Oct - Nov 2017

HAIR LOSS resulting from health issues can be a huge impact on women – and men. We’ve known some who when facing cancer treatment were more distressed at the thought of the hair loss than the health consequences.

As one who’s experienced limited hair loss I can empathise. The topic of wig-wearing is always a sensitive one.
Here, in Scotland, the NHS will provide free wigs via a network of outlets who work with the authorities. For the last 40 years or so we’ve also provided a bespoke wig service for clients giving wider choices including real-hair options instead of synthetic.

In this column our client – and my close friend – Dr Tessa Hartmann CBE, founder of the Scottish Fashion Awards and media guru, agreed to talk about her personal experience relating to the wig question when she faced her own fight with breast cancer.


Tessa said: “There is nothing that prepares you for the loss of your hair. It’s a bizarre concept but once off it’s off. I work in fashion so I’m well aware how often we use wigs and their incredible versatility so I knew that getting a good wig wasn’t going to be a problem.

“I immediately turned to Anne at Taylor Ferguson as I remember the great wig they made for us when we did a Chanel photoshoot a few years ago so knew they would get ‘my look’.

“I have short hair so I wanted something that would replicate my own look which they did brilliantly. Interestingly once I got the wig, I wore it a few times but somehow felt more at ease with my scarves. So I ended up using both scarves and the wig. I had collected an abundance of scarves over the years so there was no shortage. It’s about how you wear your scarf. There is so much you can do. I got a great bejeweled beanie too from Scottish designer William Chambers which I love. It’s all about attitude – I am where I am right now, nothing can change that so I might as well embrace it and ride it out in style.”


In conversation about wig-wearing I asked Tessa if she felt there were times the wig worked better than the scarf option?

Tessa said: “I wore my wig to several business meetings as somehow I felt the corporate culture would cope better with a wig than a scarf. Also I hate people feeling sorry for me and, while my friends know that, the business community doesn’t so people automatically want to treat you softer and that’s not me or what I’m about.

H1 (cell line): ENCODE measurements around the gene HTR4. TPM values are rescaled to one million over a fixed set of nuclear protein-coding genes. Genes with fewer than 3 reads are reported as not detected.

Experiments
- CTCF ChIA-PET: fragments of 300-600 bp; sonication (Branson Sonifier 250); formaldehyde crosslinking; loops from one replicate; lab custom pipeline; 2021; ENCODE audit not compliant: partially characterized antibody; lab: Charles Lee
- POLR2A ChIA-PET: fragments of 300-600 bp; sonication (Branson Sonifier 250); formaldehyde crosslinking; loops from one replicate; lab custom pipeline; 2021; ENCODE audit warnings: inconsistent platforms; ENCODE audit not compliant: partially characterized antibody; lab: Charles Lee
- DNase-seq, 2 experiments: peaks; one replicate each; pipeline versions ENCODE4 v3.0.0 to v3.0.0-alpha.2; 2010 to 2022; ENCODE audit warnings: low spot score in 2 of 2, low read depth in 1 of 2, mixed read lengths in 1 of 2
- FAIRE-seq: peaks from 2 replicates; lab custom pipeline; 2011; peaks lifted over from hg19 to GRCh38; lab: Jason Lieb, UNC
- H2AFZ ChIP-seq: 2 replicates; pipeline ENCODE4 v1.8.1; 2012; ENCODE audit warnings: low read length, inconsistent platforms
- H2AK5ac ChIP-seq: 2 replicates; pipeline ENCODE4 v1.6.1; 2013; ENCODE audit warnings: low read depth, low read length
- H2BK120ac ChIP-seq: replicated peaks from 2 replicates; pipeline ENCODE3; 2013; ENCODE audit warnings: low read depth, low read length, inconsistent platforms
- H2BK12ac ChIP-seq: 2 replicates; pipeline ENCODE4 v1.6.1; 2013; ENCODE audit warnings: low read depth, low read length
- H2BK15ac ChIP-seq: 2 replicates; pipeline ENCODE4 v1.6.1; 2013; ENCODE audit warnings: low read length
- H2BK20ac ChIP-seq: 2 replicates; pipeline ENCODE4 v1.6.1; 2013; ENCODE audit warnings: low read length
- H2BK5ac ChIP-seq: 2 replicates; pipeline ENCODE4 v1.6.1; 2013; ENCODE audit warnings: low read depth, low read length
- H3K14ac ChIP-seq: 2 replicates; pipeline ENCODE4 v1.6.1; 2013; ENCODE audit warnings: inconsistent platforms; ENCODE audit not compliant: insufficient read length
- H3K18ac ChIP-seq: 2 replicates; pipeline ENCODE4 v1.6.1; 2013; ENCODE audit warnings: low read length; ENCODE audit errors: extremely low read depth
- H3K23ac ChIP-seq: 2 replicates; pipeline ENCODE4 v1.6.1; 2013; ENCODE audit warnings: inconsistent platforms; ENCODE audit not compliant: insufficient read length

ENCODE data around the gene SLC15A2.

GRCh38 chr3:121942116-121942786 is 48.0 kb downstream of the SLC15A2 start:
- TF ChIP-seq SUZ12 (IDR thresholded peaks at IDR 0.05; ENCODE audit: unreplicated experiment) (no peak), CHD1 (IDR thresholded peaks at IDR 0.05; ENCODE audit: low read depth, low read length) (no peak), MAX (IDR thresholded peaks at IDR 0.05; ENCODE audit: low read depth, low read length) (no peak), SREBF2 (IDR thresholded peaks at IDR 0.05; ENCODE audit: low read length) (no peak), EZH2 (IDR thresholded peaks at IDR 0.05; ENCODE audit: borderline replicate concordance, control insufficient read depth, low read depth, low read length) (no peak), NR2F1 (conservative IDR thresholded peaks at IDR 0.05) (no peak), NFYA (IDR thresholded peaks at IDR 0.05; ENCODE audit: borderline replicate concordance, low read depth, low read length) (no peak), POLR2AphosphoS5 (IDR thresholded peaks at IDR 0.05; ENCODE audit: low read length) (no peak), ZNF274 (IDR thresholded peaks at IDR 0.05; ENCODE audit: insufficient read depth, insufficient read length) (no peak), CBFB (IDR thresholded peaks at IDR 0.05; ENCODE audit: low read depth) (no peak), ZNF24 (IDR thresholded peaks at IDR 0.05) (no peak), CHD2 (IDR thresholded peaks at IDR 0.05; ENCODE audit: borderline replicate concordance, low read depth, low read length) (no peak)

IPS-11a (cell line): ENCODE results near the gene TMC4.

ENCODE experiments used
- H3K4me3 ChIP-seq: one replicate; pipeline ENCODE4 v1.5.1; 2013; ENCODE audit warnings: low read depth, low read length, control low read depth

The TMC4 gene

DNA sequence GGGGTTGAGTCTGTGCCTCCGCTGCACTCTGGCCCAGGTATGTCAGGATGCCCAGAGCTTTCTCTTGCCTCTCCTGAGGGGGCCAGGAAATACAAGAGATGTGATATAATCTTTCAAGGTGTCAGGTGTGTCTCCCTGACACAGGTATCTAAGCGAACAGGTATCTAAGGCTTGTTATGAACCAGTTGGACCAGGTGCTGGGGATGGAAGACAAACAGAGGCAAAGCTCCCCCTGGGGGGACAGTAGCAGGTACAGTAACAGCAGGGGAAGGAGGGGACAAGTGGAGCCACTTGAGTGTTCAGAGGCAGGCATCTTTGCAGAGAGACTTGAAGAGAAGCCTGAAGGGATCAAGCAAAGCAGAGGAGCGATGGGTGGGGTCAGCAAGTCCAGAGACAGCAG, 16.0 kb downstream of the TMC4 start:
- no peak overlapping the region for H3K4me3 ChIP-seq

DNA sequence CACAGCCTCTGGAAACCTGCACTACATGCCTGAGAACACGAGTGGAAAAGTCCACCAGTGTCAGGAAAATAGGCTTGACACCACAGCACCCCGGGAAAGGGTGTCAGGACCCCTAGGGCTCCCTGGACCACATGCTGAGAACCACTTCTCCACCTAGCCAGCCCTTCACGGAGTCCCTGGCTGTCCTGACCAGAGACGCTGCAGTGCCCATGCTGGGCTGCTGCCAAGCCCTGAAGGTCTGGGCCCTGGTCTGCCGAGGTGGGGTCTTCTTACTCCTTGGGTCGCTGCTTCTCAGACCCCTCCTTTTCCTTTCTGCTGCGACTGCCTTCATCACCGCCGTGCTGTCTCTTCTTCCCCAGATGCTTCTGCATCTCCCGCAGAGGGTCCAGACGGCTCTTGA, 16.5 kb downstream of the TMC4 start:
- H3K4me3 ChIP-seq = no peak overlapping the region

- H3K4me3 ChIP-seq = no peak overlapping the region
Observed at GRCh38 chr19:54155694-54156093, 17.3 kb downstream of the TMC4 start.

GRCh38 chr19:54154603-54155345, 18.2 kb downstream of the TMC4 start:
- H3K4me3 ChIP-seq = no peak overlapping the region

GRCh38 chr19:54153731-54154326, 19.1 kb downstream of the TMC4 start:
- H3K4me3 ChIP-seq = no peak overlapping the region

“So by wearing a wig in my business role – and most people didn’t even notice it was a wig – it’s great for getting on with work life as normal. I also wore the wig to some events and it looked great – one lady even said she couldn’t believe my hair had grown back so quickly. She was astounded when I told her it was a wig.”

So when it came to wig versus scarf was it an easy choice? Tessa said: “It’s all about options, versatility and how you feel at any given moment. The wig is a reminder of the ‘old you’, the ‘you with hair’ – some days that’s great and does wonders and on other days it doesn’t. But that’s the joy of a wig – you have the choice and that’s the important thing.


The choice of a wig is always key. Creating a hair image that was as close to what you had before your illness or creating a different look is the big choice. Tessa is clear: “I wanted to recreate me – my look so no one would notice the difference. The first outing with the wig was a bit of fun. You’re very conscious of the wig and think everyone is staring but the reality is no one cares. As I said, people thought it was my own hair which is amazing. The wig made me feel far more confident. Models and actresses wear wigs all the time. It’s really a part of fashion that we shouldn’t be frightened about. We should embrace it and have fun with it, that’s what fashion is all about.”


Choosing the right wig is key. Having it sized or resized and styled – cut in a bespoke manner – to suit your head shape is very important too. We’ve seen many clients whose lives have been turned upside down by a health crisis. We offer a private room to give them the right environment in which they can feel as relaxed as possible during the wig appointment. For so many they arrive scarf in situ and leave with new wig in place, styled to suit and with head high almost skipping out of the salon, confidence boosted and self-esteem enhanced. It can be one of the most rewarding moments for our team.

We’ve seen many clients whose lives have been turned upside down by a health crisis

Anne Ferguson byline photo courtesy of Media Scotland

Taylor Ferguson Hairdressing
106 Bath Street, Glasgow G2 2EN
Tel:  0141 332 0397